MILAN — Domenico Dolce and Stefano Gabbana have always focused on fashion and style, not management.

This story first appeared in the November 13, 2013 issue of WWD. Subscribe Today.

So said the designers’ lawyer Massimo Dinoia in a 90-page appeal of their tax-related conviction, filed this week at Milan’s courthouse. At the same time, Armando Simbari, the lawyer who assists Dolce’s brother Alfonso, also presented his appeal in a 203-page document. Both lawyers requested full acquittal of their clients, who have always denied all charges. A date for the appeal trial, which will be presided over by prosecutors who are part of the Appeal Court, has not been set. Prosecutors Gaetano Ruta and Laura Pedio, who were in charge of the trial held over the course of last winter and spring, will not participate.

In June, Dolce and Gabbana, as well as four other defendants, were found guilty in the designers’ long-running tax evasion case. Judge Antonella Brambilla sentenced the designers and accountant Luciano Patelli to one year and eight months in jail plus legal expenses. Dolce’s brother Alfonso, general director Cristiana Ruella and finance director Giuseppe Minoni were sentenced to one year and four months in jail plus legal expenses. The designers were acquitted on the second count they were originally charged with, which concerned the valuation of the company and the taxes paid based on that valuation.

Dinoia argued in the appeal papers that Dolce and Gabbana “never managed, actually or legally, the Luxembourg-based Gado,” which Brambilla considers essentially a legal entity used to avoid higher corporate taxes in Italy. The designers had no management title within that firm, nor were they “directly or indirectly, involved in the activities of Gado,” wrote Dinoia. He stated that the designers deal with design and style alone, and only with “those issues that concern the image of the fashion house and the creation of products, while all that pertains to the commercial phase, such as the organization and the administration of the company structures concern other offices and individuals.”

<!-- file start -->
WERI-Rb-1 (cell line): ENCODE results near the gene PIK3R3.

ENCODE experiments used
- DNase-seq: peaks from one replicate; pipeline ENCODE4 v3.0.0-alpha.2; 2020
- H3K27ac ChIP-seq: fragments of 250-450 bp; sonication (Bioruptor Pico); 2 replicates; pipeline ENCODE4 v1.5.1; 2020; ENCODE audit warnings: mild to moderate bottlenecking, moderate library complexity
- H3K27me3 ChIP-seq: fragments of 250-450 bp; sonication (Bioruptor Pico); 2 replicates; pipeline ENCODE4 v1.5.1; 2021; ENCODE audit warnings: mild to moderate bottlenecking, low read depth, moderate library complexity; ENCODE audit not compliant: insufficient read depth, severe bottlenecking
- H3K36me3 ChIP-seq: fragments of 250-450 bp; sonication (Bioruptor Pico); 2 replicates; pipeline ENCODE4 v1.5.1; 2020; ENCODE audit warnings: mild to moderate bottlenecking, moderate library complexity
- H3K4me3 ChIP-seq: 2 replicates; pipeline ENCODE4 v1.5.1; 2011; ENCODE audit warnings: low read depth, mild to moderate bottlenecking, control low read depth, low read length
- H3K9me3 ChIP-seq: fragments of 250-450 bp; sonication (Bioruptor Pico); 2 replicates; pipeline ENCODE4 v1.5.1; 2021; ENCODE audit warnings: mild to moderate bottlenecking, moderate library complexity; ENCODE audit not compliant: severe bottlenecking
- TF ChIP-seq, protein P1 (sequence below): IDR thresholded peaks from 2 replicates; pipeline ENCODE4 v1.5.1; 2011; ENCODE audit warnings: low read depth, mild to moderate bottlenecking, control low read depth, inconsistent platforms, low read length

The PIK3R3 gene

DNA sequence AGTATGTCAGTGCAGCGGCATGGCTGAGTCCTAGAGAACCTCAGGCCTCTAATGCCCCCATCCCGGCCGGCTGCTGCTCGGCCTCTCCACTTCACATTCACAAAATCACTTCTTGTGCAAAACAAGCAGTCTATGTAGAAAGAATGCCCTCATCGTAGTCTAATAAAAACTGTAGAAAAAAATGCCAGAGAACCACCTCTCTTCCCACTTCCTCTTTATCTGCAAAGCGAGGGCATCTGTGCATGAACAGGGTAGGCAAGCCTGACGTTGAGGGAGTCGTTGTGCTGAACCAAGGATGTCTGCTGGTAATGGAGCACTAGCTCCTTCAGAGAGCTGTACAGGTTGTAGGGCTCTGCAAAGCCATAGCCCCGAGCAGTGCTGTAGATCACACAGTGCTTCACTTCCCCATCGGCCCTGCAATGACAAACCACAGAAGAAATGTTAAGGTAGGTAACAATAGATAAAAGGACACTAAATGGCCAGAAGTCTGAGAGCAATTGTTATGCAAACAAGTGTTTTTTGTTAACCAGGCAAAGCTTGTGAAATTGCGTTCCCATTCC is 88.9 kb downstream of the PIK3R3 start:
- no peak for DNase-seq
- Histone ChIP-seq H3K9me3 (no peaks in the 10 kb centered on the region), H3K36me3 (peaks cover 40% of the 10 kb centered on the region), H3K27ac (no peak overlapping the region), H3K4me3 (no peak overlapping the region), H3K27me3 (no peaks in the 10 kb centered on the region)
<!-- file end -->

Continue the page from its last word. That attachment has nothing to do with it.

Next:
Dinoia said the two designers were “light years away from the trading activities of products,” and were even farther away from the technical and legal aspects concerning the activities to protect their brands. “This not only since Gado was formed but from the first day the fashion house was founded,” he said.

Simbari said the direction the trial took was “a really sour morsel to digest.” The lawyer pointed to “enormous media pressure” and perhaps the “superficiality of the operators in treating the question.” He believed the case and the sentence were blurred by “prejudice,” restating that Gado was “effectively based and really operative since the first year” in Luxembourg.

In September, Brambilla issued her reasonings behind the guilty verdict, handed down in June, stating she believed Dolce and Gabbana were aware that the company they sold their brands to in 2004 was a fictitious entity.

The judge said that the only purpose in setting up a company such as Gado was “to transfer earnings derived by royalties in Luxembourg” and that they were effectively the “beneficiaries.”

There is little chance the designers and the other defendants will serve any jail time because the sentences are below the two-year minimum generally required in Italy to do so and because there are the conditions for a “conditional suspension” of the sentence.

Following investigations that began in 2008, initiated by the Guardia di Finanza, an Italian police force under the authority of the national minister of economy and finance, both designers were charged with alleged tax evasion related to the 2004 sale of the Dolce & Gabbana and D&G brands to Gado.

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